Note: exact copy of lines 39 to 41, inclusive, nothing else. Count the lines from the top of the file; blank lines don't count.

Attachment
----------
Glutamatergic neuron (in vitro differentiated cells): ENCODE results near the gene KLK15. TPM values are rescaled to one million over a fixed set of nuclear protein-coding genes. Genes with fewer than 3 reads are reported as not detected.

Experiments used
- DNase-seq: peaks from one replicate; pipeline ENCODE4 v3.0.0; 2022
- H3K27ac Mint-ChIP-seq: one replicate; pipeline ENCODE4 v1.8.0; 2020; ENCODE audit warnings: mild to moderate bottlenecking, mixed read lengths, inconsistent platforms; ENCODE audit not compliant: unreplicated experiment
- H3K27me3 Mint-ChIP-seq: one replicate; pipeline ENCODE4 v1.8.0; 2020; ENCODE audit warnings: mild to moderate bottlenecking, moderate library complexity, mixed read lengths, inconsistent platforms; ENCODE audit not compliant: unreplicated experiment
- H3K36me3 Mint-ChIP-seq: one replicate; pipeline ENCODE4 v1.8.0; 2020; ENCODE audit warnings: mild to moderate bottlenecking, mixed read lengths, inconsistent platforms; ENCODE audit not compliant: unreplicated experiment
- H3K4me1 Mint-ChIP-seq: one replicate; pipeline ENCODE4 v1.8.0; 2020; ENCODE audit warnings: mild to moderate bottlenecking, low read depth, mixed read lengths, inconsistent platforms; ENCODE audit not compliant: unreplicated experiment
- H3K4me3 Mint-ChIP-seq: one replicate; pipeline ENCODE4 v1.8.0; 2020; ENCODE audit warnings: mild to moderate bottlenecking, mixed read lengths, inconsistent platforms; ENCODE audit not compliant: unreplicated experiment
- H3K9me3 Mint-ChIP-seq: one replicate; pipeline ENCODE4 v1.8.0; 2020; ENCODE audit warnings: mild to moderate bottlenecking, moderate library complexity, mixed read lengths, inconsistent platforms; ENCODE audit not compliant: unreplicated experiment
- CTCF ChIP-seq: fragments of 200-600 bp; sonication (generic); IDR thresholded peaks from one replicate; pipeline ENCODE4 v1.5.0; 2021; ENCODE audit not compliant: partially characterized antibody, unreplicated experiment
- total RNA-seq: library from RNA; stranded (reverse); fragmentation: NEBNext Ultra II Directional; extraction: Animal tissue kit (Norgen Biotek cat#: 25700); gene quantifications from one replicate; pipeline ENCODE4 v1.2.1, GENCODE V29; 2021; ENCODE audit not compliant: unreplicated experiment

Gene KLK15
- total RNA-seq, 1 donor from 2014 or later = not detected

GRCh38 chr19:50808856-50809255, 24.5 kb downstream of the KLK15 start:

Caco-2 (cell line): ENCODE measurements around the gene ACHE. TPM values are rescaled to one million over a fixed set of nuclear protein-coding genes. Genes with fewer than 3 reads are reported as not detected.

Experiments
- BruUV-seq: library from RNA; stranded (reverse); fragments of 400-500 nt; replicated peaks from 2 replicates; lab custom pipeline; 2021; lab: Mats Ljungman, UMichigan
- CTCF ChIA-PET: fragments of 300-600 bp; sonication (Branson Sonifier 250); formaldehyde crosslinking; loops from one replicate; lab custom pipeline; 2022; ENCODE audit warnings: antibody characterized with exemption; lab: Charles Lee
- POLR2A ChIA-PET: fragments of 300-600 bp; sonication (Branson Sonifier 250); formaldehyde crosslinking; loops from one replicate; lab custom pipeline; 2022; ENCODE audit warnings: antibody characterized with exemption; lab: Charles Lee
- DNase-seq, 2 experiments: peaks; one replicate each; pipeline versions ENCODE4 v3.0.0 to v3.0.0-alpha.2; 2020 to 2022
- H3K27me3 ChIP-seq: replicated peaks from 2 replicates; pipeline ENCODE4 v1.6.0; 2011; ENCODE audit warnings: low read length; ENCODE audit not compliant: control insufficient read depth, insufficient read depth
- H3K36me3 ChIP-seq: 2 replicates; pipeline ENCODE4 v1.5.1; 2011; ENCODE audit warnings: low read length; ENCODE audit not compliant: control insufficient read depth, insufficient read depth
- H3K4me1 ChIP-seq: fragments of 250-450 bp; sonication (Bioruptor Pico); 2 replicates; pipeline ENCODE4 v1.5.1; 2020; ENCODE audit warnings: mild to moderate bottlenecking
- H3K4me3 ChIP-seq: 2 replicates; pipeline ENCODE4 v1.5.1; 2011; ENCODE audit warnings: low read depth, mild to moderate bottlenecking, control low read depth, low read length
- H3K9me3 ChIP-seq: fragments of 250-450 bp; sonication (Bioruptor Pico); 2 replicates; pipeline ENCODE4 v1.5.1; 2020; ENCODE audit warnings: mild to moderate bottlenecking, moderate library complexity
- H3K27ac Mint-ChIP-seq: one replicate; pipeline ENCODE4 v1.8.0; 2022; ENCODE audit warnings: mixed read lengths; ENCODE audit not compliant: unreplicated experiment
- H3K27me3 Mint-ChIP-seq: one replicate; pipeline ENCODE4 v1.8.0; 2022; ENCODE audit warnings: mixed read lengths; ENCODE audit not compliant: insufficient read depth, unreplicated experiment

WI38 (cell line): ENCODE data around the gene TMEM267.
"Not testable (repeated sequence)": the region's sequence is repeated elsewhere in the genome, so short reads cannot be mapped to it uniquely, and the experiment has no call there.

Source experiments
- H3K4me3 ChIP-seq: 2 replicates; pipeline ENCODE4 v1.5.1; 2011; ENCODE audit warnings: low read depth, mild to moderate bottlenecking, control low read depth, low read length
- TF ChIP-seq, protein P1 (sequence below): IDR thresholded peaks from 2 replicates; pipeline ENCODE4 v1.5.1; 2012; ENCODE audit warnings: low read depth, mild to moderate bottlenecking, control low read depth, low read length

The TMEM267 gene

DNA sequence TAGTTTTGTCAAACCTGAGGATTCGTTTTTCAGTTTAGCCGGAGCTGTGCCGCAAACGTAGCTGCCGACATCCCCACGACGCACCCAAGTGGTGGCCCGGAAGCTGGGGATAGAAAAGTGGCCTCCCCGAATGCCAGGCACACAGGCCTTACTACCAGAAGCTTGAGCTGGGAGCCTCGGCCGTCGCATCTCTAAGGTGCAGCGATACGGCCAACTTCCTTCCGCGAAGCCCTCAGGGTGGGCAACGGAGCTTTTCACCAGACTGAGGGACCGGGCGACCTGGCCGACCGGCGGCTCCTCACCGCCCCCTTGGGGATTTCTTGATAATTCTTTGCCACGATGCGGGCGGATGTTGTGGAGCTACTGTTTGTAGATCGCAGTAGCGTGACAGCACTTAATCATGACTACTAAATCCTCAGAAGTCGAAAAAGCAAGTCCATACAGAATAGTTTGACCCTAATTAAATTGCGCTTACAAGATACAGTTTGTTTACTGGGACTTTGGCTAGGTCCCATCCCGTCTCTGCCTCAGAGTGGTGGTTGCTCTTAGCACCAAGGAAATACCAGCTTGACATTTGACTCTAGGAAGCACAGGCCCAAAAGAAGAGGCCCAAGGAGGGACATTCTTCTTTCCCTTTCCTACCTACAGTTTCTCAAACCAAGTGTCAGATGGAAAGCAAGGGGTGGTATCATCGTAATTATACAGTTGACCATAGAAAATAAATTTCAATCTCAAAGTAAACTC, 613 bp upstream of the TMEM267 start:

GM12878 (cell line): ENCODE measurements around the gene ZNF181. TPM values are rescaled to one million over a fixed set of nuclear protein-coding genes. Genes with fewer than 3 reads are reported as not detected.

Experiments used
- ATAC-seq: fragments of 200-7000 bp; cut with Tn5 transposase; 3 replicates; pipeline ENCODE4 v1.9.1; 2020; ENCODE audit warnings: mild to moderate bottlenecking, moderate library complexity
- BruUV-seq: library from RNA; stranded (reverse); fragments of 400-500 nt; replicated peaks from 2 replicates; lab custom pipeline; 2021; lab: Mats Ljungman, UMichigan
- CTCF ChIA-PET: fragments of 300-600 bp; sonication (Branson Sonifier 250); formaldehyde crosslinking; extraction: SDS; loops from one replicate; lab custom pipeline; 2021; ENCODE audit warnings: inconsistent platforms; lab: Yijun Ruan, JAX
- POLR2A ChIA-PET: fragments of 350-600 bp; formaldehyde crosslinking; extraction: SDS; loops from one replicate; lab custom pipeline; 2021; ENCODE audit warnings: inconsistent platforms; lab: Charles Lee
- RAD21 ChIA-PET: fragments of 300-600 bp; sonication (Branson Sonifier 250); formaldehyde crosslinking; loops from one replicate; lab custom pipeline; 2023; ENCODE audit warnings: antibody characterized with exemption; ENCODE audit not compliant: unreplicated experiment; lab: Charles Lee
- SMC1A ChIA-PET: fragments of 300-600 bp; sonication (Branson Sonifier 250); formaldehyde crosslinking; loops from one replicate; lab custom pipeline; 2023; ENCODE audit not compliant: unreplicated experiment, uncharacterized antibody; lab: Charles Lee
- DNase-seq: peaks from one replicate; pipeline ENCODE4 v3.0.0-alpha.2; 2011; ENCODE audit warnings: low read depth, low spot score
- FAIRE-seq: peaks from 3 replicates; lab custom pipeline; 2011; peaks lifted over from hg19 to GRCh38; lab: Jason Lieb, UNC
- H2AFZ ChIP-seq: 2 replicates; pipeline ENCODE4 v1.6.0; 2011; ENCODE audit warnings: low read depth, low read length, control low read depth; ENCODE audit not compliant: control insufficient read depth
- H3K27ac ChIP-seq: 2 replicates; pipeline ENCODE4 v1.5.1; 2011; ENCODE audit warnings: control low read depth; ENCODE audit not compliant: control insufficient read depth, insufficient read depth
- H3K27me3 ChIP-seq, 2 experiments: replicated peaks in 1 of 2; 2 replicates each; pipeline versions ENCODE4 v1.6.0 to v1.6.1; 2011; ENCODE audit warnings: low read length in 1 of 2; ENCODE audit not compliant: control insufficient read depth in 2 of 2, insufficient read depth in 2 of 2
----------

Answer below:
- CTCF ChIA-PET: fragments of 300-600 bp; sonication (Branson Sonifier 250); formaldehyde crosslinking; extraction: SDS; loops from one replicate; lab custom pipeline; 2021; ENCODE audit warnings: inconsistent platforms; lab: Yijun Ruan, JAX
- POLR2A ChIA-PET: fragments of 350-600 bp; formaldehyde crosslinking; extraction: SDS; loops from one replicate; lab custom pipeline; 2021; ENCODE audit warnings: inconsistent platforms; lab: Charles Lee
- RAD21 ChIA-PET: fragments of 300-600 bp; sonication (Branson Sonifier 250); formaldehyde crosslinking; loops from one replicate; lab custom pipeline; 2023; ENCODE audit warnings: antibody characterized with exemption; ENCODE audit not compliant: unreplicated experiment; lab: Charles Lee